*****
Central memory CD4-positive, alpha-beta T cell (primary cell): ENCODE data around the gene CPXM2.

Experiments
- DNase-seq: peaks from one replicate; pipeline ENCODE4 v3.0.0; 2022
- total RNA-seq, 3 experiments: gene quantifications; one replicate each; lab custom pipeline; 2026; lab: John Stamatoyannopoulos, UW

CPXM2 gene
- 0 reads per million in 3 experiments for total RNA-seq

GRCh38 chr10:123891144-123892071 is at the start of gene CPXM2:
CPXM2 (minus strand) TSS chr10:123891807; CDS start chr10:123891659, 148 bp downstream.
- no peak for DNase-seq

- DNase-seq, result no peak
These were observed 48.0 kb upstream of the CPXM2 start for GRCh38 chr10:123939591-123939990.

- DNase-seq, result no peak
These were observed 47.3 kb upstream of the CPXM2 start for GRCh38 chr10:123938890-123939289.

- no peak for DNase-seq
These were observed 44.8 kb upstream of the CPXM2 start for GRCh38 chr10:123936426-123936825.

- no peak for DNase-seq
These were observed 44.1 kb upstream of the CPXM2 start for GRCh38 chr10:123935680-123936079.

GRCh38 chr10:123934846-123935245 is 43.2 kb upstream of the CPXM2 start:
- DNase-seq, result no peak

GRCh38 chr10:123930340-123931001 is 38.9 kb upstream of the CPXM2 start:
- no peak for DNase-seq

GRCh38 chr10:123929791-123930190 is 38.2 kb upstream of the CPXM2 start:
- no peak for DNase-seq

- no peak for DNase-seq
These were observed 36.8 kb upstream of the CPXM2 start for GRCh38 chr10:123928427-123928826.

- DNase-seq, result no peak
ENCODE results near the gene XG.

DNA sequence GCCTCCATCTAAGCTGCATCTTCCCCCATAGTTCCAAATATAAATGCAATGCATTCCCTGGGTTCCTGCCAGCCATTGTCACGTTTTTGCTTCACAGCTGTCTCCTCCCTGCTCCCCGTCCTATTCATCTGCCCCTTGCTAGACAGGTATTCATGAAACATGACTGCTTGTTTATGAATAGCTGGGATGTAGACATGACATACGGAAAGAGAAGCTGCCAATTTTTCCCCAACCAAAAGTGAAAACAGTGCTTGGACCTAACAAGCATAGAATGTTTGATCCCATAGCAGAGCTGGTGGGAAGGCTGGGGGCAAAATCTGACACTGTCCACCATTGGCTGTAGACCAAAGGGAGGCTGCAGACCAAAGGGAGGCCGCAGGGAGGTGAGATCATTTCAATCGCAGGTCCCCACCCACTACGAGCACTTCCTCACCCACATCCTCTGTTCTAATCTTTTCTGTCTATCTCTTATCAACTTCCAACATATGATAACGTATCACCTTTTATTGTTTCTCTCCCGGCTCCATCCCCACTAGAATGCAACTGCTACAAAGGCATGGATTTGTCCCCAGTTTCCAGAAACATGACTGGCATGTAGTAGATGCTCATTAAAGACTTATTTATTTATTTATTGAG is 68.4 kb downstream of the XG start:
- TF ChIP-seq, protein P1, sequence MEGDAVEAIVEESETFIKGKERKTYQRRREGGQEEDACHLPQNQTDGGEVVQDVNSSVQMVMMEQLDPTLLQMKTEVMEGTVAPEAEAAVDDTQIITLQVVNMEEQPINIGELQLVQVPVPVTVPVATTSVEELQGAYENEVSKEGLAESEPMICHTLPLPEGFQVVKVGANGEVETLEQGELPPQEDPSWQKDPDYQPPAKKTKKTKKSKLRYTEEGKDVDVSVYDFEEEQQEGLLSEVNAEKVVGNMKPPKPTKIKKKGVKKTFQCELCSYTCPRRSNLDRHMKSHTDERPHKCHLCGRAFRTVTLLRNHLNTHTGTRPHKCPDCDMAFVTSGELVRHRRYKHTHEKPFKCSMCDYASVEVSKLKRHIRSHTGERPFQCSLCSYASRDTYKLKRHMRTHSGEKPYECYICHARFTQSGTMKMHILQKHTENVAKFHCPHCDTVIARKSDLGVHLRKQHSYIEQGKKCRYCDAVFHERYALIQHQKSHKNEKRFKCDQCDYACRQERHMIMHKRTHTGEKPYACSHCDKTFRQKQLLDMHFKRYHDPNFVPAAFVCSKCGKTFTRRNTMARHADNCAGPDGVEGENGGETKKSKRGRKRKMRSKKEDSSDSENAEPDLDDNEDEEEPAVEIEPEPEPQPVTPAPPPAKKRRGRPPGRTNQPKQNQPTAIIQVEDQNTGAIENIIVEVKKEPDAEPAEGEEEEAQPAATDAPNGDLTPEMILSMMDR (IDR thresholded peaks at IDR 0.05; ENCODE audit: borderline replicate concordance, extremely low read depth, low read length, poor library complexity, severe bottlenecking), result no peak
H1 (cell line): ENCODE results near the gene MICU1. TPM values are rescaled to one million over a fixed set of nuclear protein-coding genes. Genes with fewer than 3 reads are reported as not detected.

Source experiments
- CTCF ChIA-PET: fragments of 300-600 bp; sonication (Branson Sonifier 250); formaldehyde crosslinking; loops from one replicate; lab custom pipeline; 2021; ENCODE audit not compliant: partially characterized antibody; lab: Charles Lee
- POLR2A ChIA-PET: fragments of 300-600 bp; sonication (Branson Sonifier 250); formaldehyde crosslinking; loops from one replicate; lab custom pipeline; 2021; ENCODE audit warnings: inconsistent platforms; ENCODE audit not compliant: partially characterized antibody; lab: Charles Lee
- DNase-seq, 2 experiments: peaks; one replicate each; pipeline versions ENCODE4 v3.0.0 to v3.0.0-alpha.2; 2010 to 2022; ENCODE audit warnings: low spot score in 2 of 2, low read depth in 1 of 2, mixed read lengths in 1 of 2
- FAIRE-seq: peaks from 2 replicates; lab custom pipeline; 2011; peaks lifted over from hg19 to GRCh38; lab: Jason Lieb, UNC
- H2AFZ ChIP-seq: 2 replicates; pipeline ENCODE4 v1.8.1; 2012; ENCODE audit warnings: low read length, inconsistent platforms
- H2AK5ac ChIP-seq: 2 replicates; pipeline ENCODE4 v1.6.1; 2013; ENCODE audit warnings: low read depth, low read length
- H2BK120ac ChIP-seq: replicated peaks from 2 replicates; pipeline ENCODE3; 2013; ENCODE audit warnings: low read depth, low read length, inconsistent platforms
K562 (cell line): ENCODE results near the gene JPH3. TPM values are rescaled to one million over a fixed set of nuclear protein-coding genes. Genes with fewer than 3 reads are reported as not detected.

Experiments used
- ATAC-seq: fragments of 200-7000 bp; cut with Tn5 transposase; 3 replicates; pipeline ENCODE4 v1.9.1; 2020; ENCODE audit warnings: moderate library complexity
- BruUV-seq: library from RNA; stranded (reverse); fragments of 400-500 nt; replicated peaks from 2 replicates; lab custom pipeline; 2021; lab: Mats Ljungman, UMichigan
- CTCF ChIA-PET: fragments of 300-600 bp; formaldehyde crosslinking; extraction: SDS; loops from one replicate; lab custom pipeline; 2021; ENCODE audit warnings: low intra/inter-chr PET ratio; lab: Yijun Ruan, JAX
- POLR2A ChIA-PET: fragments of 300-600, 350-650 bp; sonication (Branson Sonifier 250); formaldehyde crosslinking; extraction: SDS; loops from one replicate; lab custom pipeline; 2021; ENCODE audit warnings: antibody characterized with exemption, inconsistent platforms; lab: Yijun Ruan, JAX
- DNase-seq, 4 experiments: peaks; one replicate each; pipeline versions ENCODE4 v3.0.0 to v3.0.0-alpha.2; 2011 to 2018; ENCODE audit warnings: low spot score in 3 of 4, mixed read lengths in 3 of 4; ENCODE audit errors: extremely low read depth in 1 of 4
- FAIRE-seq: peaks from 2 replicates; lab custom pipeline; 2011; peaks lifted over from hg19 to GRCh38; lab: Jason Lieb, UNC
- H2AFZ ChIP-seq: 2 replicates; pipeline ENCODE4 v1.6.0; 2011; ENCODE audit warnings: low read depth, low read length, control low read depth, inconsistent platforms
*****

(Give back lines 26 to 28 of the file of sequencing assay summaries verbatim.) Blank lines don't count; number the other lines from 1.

- DNase-seq, result no peak
ENCODE results near the gene XG.

DNA sequence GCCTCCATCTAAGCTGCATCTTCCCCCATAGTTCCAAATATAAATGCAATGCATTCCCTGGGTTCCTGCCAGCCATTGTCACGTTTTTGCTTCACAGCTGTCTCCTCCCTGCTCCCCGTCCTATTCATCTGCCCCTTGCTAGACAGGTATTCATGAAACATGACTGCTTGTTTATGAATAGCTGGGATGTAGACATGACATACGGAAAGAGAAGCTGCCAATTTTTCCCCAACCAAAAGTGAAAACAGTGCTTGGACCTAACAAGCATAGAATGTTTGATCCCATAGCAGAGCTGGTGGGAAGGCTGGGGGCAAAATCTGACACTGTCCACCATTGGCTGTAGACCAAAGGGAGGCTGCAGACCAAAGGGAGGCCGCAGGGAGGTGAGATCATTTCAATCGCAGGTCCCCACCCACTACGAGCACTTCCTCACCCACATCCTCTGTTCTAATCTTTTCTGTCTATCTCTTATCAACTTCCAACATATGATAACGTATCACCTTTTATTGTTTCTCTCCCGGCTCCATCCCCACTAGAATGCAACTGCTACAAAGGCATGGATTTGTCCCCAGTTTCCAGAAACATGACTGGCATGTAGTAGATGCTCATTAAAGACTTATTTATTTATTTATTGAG is 68.4 kb downstream of the XG start: